|QNAP TS-219P+ NAS Network Server|
|Reviews - Featured Reviews: Network|
|Written by Bruce Normann|
|Thursday, 30 June 2011|
Page 9 of 13
Benchmark Reviews primarily uses metric data measurement for testing storage products, for anyone who is interested in learning the relevant history of this sore spot in the industry, I've added a small explanation below:
The basic unit data measurement is called a bit (one single binary digit). Computers use these bits, which are composed of ones and zeros, to communicate their contents. All files are stored as binary files, and translated into working files by the Operating System. This two number system is called a "binary number system". In comparison, the decimal number system has ten unique digits consisting of zero through nine. Essentially it boils down to differences between binary and metric measurements, because testing is deeply impacted without carefully separating the two. For example, the difference between the transfer time of a one-Gigabyte (1000 Megabytes) file is going to be significantly better than a true binary Gigabyte (referred to as a Gibibyte) that contains 1024 Megabytes. The larger the file used for data transfer, the bigger the difference will be.
Have you ever wondered why your 500 GB hard drive only has about 488 GB once it has been formatted? Most Operating Systems utilize the binary number system to express file data size, however the prefixes for the multiples are based on the metric system. So even though a metric "Kilo" equals 1,000, a binary "Kilo" equals 1,024. Are you confused yet? Don't be surprised, because even the most tech savvy people often mistake the two. Plainly put, the Kilobyte is expressed as 1000 bytes, but it is really comprised of 1,024 bytes.
Most network engineers are not fully aware that the IEC changed the way we calculate and name data chunks when they published the new International Standards back in December 1998. The International Electrotechnical Commission (IEC) removed the old metric prefixes for multiples in binary code with new prefixes for binary multiples made up of only the first two letters of the metric prefixes and adding the first two letters of the word "binary". For example, instead of Megabyte (MB) or Gigabyte (GB), the new terms would be Mebibyte (MiB) or Gibibyte (GiB). While this is the new official IEC International Standard, it has not been widely adopted yet because it is either still unknown by institutions or not commonly used.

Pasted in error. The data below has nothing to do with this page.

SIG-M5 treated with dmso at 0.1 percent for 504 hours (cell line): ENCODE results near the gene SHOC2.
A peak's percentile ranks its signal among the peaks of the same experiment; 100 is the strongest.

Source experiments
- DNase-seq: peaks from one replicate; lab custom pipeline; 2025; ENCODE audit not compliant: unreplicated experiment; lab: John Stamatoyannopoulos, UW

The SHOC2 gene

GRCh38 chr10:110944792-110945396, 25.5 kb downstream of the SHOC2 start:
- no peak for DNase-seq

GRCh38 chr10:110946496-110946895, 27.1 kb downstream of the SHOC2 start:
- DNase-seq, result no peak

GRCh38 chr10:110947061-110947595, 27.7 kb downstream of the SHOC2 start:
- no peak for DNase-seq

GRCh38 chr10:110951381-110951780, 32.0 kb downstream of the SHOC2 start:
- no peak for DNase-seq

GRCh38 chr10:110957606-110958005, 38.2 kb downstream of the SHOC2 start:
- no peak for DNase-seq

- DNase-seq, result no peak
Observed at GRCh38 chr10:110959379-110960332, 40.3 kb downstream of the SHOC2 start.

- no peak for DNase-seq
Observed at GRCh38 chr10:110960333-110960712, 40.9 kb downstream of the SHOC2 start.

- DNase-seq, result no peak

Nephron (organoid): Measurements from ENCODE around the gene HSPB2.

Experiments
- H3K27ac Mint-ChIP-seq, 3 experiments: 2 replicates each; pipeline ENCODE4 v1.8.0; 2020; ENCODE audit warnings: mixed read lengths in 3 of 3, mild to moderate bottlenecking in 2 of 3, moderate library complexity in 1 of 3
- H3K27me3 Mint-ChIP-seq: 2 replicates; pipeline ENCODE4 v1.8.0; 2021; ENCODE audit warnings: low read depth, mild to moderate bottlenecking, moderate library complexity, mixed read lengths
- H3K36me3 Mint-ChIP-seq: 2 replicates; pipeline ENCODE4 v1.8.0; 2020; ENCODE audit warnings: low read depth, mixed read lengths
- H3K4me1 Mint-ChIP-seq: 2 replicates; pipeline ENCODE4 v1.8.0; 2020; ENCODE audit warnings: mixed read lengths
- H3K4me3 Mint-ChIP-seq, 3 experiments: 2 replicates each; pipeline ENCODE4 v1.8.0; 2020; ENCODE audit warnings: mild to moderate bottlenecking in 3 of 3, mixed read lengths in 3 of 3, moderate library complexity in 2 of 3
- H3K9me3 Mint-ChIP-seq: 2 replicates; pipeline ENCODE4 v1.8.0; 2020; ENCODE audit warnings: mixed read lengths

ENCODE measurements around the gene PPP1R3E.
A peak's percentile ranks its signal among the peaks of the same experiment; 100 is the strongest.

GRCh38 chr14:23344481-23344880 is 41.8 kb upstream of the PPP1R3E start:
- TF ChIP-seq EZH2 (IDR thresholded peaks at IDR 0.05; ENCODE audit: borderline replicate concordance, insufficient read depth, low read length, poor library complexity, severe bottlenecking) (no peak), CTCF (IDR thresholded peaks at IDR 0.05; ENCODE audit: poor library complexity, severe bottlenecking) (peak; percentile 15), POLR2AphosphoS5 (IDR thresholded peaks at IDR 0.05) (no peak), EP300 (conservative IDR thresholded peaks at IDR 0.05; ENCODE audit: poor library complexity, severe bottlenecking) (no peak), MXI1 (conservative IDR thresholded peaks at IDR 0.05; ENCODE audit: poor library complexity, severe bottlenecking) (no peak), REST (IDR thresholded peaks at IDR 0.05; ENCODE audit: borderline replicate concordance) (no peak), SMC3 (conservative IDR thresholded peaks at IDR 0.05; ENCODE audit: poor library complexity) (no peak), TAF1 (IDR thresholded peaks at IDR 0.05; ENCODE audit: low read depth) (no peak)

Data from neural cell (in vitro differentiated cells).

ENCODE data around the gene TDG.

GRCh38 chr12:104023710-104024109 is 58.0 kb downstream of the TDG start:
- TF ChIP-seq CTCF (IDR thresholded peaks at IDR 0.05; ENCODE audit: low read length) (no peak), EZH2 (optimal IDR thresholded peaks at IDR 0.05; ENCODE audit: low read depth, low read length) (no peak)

NAS Testing Methodology
All the NAS devices we test cannot accommodate all the different disk configurations, so our current test protocol has been based on two of the most popular setups: a basic (single) disk and RAID-5 configurations. Since this two-bay device doesn't support RAID 5, I only tested the single-disk mode this time. Each NAS device was upgraded to the very latest firmware by flashing the DOM with binary files downloaded from the QNAP website. The recommended firmware was the same for all the devices under test: v3.4.3-0520T
Connected directly to the Realtek 8112L Gigabit LAN controller in the test-bench system by a ten-foot CAT6 patch cable, the NAS product receives one test transfer followed by at least three timed transfers. Each test file was sent to the Western Digital Caviar Black 750GB (WD7501AALS) hard drives installed in the NAS for a timed write test, and that same file was sent back to a Western Digital VelociRaptor 150GB 10,000 RPM (WD1500HLFS) hard drive in the test system to perform a read test. Each test was repeated several times, the high and low values were discarded and the remaining results were recorded and charted.
This is the start of NAS testing where we are going to exclusively use Windows 7 as the testing platform for the host system. The performance differences between Win7 and XP are huge, as we documented in our QNAP TS-259 Pro review. The adoption rate for Win 7 has been very high, and Benchmark Reviews has been using Win 7 in all of our other testing for some time now. It's definitely time to make the jump for NAS products.
The two transfer tests: read and write, were conducted on each NAS appliance using the 1 GB file and then a 10 GB file. Additionally, a second set of tests were conducted with Jumbo Frame enabled, i.e. the MTU value for the Ethernet controllers was increased from 1500 to 9000. All the NAS products tested to date in the Windows 7 environment have supported the Jumbo Frame configuration. I also include a baseline of sorts, which is the internal file transfer from the Corsair P64 SSD to the Western Digital 150GB VelociRaptor installed on the Intel P55 motherboard SATA connections, where the Intel P55 chipset provides the SATA 3Gb/s interface, and a Marvell 88SE9123 controller provides two ports of SATA 6Gb/s connections.
NAS Comparison Products